World Rainforest Movement

Working conditions in oil palm plantations

The following description of work in plantations was written in 1987. Unfortunately, the situation has in general terms not improved much and it is therefore applicable to most of today’s plantations.

“Work on an oil-palm plantation is back-breaking and dangerous. Palm-oil fruits (used in making margarine and cooking oil) grow alongside thorny fronds, 12 to 15 feet above the ground. They are cut down with a long and heavy pole and the skin, head and eyes of the harvester are likely to be cut by the falling fronds. In Malaysian plantations, fruit is cut down mainly by men, while women collect and load the 40-kilogram fruit branches, and thorns can become permanently lodged in the hands, causing constant irritation and infection.

Only rarely is protective clothing issued to the women who spray a mixture of lethal paraquat on the ground to kill weeds. The clothes are too warm for the climate and they don’t even afford much protection: as the sprayers aim for weeds the fine mist drifts and slips inside the clothing. Some people believe the chemicals cause the material to disintegrate.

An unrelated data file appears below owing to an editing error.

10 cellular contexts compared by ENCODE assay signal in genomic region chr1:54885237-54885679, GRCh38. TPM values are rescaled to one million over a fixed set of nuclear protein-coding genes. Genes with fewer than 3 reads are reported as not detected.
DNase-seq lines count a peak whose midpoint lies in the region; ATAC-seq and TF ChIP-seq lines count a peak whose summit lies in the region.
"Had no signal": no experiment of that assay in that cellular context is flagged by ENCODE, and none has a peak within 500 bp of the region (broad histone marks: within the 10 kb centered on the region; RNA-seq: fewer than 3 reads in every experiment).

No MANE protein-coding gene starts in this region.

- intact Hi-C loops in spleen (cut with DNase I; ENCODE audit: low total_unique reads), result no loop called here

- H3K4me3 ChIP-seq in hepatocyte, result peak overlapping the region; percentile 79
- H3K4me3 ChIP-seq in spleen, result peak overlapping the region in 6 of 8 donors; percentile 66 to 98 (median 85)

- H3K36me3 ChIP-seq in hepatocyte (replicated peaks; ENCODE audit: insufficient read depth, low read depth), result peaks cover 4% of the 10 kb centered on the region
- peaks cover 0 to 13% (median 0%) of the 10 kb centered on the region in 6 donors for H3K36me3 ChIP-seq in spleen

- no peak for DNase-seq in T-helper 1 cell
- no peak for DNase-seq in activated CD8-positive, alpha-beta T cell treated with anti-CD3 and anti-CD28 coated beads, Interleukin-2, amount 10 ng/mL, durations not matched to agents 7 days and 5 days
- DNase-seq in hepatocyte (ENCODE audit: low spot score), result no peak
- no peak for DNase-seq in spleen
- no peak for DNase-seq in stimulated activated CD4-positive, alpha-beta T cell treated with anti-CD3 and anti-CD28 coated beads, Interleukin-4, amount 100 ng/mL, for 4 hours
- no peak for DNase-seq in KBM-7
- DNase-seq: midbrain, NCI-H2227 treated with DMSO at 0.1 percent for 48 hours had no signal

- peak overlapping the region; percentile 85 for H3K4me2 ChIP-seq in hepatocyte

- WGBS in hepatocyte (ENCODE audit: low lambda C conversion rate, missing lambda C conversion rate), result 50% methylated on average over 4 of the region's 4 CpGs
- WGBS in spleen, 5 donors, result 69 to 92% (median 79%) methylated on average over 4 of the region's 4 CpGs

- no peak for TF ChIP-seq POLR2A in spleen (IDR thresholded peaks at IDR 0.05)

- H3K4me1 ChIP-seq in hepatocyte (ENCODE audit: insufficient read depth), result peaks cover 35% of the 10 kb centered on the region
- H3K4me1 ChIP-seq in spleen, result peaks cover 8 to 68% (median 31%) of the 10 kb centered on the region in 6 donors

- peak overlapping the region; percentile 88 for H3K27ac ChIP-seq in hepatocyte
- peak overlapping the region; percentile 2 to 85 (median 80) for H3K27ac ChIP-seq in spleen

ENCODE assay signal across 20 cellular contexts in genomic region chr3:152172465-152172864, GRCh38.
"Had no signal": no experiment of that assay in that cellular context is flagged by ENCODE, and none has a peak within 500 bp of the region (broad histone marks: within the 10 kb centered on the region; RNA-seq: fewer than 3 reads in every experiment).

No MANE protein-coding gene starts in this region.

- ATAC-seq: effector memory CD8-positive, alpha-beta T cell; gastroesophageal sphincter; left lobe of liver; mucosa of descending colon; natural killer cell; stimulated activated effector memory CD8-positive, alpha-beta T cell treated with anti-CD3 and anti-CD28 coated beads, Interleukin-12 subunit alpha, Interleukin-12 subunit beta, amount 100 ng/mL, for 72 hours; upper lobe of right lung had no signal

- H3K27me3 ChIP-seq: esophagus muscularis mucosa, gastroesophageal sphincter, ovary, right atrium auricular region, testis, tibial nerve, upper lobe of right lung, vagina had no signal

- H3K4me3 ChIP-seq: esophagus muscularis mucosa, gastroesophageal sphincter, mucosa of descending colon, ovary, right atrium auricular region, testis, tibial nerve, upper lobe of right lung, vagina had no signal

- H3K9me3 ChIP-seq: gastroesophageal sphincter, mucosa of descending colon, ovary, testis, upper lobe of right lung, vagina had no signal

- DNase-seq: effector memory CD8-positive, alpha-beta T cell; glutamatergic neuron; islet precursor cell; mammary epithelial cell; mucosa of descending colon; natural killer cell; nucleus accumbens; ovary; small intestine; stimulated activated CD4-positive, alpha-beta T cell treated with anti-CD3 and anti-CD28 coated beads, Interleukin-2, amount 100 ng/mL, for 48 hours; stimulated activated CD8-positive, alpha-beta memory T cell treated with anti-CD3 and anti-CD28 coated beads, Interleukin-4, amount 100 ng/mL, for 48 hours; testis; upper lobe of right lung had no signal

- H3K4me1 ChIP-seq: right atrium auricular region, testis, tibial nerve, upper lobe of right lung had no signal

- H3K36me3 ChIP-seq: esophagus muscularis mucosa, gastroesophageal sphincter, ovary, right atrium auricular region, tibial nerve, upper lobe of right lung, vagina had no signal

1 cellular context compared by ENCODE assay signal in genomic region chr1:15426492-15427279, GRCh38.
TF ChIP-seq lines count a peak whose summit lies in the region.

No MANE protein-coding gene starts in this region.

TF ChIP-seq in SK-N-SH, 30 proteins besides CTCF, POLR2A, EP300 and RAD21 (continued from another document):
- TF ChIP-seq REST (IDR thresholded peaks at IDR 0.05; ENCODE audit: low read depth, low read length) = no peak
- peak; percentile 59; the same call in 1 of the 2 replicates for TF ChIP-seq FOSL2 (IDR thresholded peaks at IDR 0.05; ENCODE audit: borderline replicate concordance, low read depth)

Wages on plantations are low. Oil-palm plantation workers in Malaysia earn just under the industrial wage – if they are lucky.

Earning the full weekly wage usually involves long hours in the baking sun, struggling to fulfill the company’s quota of palm-oil nuts. The whole family – mothers, grandparents, fathers and children usually work together. Their wages are also dependent on the world market price for palm-oil, and so fluctuate with that price.”

Article based on information from: Barbara Dinham. “Planting Poverty. New Internationalist 172, June 1987